The unique applicability of the human placenta to the Adverse Outcome Pathway (AOP) concept: the placenta provides fundamental insights into human organ functions at multiple levels of biological organisation
Claudia Gundacker and Isabella Ellinger
Reproductive Toxicology, Volume 96, September 2020, Pages 273-281
Despite the short lifespan of the human placenta, the proper formation and function of the organ is of crucial importance for fetal development. Placental dysfunction increases the risk of complications for mother and child during pregnancy and childbirth and beyond as it predisposes to fetal programming. The placenta is an upstream organ of the fetus. It performs the functions of fetal lungs, liver, intestines, kidneys and glands as long as these organs are not fully functional. Furthermore, it is the only human organ that is non-invasively available either after elective abortion or after birth. This is a crucial point given that the conceptual framework of Adverse Outcome Pathway (AOP) requires data on organ function. In vitro and ex vivo placental studies, combined with epidemiological and clinical data on pregnant women, newborns, and infants can uniquely cover all levels of information needed to develop new AOPs and complement existing AOPs related to reproductive toxicity and beyond. To stimulate further research in this area and to support researchers in future studies dealing with the development of AOPs related to the placenta, this review first gives a brief description of placental structure, placental development and relevant pregnancy diseases. The state of knowledge about the available placental models, their particularities and limitations are briefly discussed. Finally, the use of placental research for the development of AOPs is presented with an illustrative example.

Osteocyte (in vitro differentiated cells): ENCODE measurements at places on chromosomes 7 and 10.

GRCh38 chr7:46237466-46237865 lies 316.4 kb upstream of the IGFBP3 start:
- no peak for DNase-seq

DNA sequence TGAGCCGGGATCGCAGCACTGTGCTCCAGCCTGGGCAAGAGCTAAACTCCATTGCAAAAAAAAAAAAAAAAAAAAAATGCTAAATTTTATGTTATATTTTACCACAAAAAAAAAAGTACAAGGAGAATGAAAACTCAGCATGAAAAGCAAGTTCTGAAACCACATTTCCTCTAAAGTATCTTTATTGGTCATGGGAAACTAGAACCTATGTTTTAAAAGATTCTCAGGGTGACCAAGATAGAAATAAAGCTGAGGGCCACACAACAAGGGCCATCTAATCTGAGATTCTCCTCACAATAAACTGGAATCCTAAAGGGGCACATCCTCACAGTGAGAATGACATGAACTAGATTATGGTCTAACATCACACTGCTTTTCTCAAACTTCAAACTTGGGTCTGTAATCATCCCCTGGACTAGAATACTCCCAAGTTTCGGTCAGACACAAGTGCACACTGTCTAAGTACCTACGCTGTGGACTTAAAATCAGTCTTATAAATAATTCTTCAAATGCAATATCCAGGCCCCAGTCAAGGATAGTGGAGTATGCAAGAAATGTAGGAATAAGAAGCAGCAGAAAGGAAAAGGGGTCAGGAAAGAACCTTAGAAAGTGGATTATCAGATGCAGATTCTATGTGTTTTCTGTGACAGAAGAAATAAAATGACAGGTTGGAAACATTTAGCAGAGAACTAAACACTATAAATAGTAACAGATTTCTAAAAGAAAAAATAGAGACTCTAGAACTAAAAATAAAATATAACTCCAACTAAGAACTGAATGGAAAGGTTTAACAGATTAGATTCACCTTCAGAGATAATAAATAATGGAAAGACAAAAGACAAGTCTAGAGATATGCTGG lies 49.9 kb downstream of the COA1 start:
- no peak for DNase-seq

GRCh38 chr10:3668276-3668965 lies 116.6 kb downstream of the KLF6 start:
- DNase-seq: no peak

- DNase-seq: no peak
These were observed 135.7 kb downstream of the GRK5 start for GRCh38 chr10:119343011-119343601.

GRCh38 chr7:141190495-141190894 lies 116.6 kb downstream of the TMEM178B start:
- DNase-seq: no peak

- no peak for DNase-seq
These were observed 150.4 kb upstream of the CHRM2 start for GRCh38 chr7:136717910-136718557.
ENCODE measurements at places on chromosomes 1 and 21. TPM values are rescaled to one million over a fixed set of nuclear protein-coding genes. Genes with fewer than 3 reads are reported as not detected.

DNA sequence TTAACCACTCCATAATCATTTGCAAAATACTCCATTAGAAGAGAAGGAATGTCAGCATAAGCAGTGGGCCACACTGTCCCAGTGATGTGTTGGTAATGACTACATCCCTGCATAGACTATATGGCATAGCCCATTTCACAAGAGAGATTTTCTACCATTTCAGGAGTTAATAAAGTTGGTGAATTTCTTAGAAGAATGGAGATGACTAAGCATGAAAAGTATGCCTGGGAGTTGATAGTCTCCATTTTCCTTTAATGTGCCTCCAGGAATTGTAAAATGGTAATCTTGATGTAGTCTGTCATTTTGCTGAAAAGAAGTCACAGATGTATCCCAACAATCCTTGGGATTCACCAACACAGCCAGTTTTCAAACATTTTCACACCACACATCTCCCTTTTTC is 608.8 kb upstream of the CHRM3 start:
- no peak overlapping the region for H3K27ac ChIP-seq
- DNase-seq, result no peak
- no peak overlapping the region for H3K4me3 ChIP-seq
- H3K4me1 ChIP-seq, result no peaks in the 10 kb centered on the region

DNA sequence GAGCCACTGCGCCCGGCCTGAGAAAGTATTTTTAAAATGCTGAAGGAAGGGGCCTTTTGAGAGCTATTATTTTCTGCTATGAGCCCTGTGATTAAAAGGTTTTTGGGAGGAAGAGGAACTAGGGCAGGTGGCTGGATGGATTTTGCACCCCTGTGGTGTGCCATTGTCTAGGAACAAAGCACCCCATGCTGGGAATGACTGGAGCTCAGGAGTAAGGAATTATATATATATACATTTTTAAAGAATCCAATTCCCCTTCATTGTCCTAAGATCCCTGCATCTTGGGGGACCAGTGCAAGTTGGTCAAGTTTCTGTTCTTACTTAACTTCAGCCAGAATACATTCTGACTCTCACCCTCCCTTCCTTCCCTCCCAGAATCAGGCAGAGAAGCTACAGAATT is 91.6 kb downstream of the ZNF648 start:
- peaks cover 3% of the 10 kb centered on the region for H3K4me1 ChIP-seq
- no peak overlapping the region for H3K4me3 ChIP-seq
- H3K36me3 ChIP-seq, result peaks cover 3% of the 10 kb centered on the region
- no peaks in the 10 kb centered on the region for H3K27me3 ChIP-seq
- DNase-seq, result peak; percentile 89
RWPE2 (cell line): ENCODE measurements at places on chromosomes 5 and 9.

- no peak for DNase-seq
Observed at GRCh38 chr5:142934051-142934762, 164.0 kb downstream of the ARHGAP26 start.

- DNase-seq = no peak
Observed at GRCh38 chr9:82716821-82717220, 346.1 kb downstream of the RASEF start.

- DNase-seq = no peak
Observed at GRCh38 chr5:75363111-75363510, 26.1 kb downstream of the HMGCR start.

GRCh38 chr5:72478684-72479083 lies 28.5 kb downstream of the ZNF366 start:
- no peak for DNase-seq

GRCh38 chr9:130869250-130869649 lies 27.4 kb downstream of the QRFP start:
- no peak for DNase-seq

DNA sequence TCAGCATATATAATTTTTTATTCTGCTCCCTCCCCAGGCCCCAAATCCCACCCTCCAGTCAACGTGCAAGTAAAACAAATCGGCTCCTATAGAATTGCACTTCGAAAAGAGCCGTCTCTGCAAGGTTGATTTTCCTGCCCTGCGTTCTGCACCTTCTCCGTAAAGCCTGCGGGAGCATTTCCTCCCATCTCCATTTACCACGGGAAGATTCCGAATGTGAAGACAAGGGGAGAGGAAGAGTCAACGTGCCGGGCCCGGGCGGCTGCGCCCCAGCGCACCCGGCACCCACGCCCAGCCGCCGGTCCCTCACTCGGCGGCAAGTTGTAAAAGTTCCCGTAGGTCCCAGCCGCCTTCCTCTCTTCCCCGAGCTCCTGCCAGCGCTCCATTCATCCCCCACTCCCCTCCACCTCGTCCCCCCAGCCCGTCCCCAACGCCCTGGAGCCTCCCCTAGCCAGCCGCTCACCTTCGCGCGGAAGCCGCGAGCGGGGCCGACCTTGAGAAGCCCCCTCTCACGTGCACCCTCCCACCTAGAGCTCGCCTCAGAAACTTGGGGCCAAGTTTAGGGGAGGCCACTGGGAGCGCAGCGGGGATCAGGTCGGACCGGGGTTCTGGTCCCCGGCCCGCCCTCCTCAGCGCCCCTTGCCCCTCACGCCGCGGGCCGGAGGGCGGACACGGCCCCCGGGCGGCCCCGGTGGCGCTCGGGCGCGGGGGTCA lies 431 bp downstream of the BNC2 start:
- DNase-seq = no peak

Fig. 1. The Adverse Outcome Pathway (AOP) concept applied to the time of pregnancy. (a) An AOP starts with a Molecular Initiating Event (MIE) followed by interconnected Key Events (KEn) which ultimately lead to an Adverse Outcome (AO), an apical endpoint used in hazard evaluation and risk assessment. (b) The concept encompasses different levels of biological organisation ranging from the molecular to the population level (for detailed information see  (c) These levels (up to the organ level; in green) are all available from the human placenta. Studies on pregnant women, newborns and infants cover the organism and population level (pink). (d) The organ functions of the placenta can be investigated in a variety of in vitro and ex vivo models as shown here and described in the text. The results from placental research are particularly relevant with regard to adverse pregnancy outcomes (e.g. pre-eclampsia, fetal growth restriction, gestational diabetes mellitus) and birth outcome (e.g. small for gestational age, large for gestational age).